The Value of a Tax Minimization Analysis
How do you reap the maximum return on selling a business you’ve spent your life building? A Tax Minimization Analysis (TMA) is the answer. A TMA analyzes a multitude of factors that play a vital role in the outcome of selling a business. When executed properly, a TMA will allow a seller to understand the financial breakdown on every level of a merger, acquisition or business succession. Additionally, the TMA will provide an accurate calculation taking into account all transaction factors and variables that affect the cash a seller obtains at closing and post-closing.
As many know, an M&A transaction can be overwhelming with the multitude of variables that drastically influence the outcome. Those variables include, but are certainly not limited to: the overall structure of the transaction, the asset/stock basis of the selling company, ownership configurations, real estate involvement, multiple entity involvement, liabilities paid at closing, purchase price adjustments, earn-outs, consulting fees, recaptured depreciation, and the federal, state and local tax impact. When all variables are understood early in the transaction, your counsel is best equipped to strategically use such variables to obtain an outcome that not only protects a seller legally, but minimizes their tax burden to the fullest extent possible. After all, we did not invest our lives into a business to give thirty to fifty percent of the closing proceeds to Uncle Sam when it’s sold!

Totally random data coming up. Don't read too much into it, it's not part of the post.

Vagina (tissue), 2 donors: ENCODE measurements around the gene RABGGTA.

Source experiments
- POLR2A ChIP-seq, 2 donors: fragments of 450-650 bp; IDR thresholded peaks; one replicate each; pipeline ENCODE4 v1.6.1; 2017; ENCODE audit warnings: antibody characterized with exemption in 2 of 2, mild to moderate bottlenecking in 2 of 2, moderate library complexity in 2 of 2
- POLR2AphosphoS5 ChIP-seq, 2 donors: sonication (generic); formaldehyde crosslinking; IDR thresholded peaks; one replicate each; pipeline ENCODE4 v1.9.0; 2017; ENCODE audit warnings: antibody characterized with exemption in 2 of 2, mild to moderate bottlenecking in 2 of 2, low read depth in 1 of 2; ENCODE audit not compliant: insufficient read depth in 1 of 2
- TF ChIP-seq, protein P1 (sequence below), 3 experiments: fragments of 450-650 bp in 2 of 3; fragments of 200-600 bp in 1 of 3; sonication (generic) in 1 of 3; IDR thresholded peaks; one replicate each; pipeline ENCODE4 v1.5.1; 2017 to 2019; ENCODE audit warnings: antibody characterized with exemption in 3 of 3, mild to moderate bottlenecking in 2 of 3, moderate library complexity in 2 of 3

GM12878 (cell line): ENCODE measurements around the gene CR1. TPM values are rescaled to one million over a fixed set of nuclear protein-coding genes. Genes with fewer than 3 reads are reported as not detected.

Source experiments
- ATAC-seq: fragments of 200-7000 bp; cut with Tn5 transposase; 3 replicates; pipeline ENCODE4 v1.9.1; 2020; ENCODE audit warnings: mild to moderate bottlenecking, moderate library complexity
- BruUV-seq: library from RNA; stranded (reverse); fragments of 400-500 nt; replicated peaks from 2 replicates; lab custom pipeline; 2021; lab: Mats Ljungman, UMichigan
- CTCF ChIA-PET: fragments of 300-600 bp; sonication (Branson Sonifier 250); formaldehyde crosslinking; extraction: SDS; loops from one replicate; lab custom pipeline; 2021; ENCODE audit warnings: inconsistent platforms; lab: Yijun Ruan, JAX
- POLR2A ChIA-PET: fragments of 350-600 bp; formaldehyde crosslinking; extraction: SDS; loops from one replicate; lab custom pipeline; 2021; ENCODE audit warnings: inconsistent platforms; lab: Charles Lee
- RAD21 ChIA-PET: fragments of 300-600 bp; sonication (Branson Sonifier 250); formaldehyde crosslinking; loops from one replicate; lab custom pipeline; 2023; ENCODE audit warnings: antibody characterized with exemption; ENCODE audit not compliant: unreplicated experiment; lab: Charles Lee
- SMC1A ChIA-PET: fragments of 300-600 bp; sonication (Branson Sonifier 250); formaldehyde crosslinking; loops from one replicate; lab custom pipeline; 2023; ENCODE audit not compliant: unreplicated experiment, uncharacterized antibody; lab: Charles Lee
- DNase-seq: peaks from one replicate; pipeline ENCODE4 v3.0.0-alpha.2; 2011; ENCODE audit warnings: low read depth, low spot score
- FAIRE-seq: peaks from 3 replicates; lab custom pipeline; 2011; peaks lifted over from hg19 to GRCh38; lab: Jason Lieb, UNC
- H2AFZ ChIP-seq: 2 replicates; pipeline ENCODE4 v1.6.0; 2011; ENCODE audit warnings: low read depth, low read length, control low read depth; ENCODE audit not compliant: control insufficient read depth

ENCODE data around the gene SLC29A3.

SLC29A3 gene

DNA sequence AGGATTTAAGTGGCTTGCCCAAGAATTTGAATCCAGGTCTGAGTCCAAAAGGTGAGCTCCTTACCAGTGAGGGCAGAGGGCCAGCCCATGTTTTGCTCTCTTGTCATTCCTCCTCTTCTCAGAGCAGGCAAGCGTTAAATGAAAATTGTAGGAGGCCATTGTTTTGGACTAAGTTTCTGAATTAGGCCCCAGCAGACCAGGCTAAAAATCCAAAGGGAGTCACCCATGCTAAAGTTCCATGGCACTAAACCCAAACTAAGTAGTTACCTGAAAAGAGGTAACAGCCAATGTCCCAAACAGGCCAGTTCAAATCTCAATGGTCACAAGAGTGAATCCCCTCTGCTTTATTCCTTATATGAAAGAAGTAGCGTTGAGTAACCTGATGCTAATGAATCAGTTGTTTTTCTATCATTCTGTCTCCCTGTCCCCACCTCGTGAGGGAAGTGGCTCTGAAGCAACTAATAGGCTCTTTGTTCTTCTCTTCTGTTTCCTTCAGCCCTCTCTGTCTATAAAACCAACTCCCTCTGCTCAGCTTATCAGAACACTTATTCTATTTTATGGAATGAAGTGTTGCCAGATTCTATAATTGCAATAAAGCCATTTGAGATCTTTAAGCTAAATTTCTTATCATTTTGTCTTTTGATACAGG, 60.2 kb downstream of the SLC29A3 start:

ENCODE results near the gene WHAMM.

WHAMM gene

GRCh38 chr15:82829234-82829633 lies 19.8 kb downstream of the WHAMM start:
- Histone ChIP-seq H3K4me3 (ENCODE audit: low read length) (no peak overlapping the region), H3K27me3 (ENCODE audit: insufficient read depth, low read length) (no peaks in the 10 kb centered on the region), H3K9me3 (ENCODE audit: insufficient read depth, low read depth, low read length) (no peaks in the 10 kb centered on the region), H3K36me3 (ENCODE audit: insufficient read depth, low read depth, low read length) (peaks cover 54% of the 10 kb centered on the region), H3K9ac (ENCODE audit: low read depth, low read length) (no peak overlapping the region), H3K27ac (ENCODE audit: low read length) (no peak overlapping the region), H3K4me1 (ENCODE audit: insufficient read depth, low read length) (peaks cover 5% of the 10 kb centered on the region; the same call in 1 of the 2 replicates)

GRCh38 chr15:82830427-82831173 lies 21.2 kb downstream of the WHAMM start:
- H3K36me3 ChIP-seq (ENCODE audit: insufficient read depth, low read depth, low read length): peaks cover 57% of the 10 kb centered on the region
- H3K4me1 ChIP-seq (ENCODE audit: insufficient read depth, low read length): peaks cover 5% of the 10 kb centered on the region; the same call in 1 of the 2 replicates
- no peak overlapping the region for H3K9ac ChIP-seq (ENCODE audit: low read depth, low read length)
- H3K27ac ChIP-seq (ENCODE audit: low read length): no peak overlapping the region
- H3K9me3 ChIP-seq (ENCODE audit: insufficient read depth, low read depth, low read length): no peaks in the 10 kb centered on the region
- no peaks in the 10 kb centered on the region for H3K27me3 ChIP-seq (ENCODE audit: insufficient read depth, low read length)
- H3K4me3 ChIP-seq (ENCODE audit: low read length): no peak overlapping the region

A TMA can not only pay for itself through the tax savings it will discover, but potentially pay for the merger and acquisition (M&A) team you engage for your transaction. For example, you’re selling a business in an industry that deals with complex licensing or regulation (transportation, sand & gravel, chemicals, etc.) and the Buyer seeks an asset sale for the benefits of immediate depreciation. Through proper execution of a TMA, your counsel can analyze and determine the best structure of the transaction, whether it be an asset, stock or in this case a potential 338(h)(10) sale. The TMA will calculate the tax effect of each sale to determine what structure best suits the seller from a tax standpoint. Under this example, the TMA may determine the 338(h)10 will best overcome the complexities of assigning licenses or permits while also providing the paramount tax outcome for not only the seller, but in this example the buyer too.